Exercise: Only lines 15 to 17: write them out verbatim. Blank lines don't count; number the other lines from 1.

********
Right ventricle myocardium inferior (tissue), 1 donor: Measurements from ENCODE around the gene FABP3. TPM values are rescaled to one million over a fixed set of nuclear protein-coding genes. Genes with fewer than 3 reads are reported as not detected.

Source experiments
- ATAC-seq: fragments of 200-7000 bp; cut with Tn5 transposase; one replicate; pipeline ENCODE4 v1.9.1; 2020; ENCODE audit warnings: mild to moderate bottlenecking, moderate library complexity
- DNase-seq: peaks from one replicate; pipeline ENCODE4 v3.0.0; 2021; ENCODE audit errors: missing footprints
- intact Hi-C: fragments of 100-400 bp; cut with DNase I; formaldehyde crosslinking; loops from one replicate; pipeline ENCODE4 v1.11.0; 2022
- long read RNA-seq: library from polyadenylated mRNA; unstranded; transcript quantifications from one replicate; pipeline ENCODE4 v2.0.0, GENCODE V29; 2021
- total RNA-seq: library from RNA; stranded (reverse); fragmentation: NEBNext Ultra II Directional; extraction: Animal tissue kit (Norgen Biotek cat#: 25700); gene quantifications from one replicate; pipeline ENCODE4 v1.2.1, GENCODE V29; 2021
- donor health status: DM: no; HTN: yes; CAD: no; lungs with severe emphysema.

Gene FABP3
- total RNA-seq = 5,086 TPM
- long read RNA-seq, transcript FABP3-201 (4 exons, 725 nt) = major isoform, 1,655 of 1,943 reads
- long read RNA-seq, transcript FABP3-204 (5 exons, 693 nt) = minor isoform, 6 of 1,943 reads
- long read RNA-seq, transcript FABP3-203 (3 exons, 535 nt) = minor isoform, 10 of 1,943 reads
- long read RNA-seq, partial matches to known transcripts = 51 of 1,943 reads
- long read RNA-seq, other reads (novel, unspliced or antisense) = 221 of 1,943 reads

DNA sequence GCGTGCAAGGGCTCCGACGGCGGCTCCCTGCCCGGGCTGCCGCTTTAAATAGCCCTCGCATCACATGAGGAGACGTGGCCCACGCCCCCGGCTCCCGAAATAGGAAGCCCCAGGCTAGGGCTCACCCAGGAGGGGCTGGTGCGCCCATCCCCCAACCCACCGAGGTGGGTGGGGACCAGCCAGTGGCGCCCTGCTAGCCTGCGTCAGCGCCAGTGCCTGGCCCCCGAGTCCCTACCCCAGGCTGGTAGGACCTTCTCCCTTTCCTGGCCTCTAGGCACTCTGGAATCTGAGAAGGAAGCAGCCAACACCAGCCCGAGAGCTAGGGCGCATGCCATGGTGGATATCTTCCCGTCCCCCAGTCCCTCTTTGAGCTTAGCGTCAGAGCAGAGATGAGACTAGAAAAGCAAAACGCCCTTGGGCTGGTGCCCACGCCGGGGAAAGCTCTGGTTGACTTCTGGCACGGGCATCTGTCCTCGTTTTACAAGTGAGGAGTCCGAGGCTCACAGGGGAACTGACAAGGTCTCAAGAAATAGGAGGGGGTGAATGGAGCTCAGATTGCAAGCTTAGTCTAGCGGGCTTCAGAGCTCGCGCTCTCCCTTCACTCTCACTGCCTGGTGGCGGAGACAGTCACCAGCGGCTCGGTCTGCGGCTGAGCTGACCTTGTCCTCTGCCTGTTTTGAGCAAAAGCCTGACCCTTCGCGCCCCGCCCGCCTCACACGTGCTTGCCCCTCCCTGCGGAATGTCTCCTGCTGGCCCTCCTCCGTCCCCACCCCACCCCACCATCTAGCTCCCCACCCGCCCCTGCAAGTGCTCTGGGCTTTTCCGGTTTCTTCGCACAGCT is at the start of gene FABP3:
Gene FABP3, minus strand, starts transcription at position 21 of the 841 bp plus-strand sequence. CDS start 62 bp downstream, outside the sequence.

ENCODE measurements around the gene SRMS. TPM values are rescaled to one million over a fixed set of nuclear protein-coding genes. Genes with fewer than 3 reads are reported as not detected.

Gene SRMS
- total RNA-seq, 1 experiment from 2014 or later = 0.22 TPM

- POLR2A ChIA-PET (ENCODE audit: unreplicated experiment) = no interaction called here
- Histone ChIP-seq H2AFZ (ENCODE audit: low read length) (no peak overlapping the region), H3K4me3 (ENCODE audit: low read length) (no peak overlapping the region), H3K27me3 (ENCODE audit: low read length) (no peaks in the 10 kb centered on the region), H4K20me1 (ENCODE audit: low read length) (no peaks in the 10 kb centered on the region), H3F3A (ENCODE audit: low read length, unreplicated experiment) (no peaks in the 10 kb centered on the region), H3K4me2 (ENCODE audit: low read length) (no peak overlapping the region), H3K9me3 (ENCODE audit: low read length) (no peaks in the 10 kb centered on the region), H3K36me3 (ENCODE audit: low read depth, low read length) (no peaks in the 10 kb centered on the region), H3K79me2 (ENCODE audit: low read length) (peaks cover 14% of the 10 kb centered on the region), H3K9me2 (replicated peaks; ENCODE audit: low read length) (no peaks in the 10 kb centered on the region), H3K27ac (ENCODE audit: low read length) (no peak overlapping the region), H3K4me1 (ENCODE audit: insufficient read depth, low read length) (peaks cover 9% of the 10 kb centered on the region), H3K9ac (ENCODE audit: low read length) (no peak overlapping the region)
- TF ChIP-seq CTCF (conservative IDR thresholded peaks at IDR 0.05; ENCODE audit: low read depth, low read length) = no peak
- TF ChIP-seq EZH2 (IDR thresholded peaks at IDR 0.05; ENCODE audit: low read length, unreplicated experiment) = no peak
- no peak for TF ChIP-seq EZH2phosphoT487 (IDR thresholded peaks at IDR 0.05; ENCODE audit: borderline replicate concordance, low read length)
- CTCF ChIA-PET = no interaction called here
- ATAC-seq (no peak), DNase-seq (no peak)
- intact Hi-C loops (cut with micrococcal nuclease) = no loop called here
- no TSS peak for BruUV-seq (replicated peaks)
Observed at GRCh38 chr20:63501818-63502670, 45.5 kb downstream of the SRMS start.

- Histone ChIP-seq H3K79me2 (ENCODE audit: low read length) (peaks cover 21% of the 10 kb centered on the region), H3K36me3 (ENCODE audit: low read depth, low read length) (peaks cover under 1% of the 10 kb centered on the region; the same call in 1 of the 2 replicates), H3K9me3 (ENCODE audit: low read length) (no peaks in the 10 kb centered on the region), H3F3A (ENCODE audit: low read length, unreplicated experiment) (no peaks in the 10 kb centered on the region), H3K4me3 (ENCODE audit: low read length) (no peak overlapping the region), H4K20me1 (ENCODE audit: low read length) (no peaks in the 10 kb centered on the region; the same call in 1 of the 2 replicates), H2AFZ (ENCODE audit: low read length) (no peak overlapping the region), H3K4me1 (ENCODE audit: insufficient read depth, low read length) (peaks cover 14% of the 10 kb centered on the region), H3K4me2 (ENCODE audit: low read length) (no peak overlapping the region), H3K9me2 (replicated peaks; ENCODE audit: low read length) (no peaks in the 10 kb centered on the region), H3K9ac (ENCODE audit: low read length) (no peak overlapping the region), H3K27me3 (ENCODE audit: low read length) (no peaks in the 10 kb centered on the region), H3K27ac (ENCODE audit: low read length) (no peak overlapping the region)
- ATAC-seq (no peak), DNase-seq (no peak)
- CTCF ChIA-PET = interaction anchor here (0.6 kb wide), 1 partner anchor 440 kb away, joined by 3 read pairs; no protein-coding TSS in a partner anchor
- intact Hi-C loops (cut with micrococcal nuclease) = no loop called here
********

- long read RNA-seq, other reads (novel, unspliced or antisense) = 221 of 1,943 reads

DNA sequence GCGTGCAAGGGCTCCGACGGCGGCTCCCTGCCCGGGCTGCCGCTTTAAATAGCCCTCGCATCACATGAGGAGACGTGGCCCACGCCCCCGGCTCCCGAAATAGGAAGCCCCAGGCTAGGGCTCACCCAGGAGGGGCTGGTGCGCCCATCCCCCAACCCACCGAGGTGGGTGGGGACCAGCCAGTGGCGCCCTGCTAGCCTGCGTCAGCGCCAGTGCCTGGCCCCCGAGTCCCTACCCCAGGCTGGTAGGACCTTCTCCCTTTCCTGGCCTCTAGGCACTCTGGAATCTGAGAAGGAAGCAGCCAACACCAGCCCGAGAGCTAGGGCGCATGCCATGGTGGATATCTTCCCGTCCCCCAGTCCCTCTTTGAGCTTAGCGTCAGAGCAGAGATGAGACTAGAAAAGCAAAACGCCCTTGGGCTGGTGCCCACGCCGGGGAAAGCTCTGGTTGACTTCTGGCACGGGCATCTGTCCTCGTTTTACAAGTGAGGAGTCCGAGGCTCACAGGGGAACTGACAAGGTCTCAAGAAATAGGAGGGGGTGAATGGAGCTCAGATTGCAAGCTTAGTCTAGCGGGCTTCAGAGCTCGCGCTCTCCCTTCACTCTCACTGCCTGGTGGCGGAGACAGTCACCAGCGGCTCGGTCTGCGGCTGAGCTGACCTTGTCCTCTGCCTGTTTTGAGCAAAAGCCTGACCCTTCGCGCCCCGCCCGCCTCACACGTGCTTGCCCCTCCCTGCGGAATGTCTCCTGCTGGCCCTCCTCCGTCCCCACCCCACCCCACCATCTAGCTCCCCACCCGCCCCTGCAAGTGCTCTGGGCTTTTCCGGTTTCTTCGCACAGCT is at the start of gene FABP3:
Gene FABP3, minus strand, starts transcription at position 21 of the 841 bp plus-strand sequence. CDS start 62 bp downstream, outside the sequence.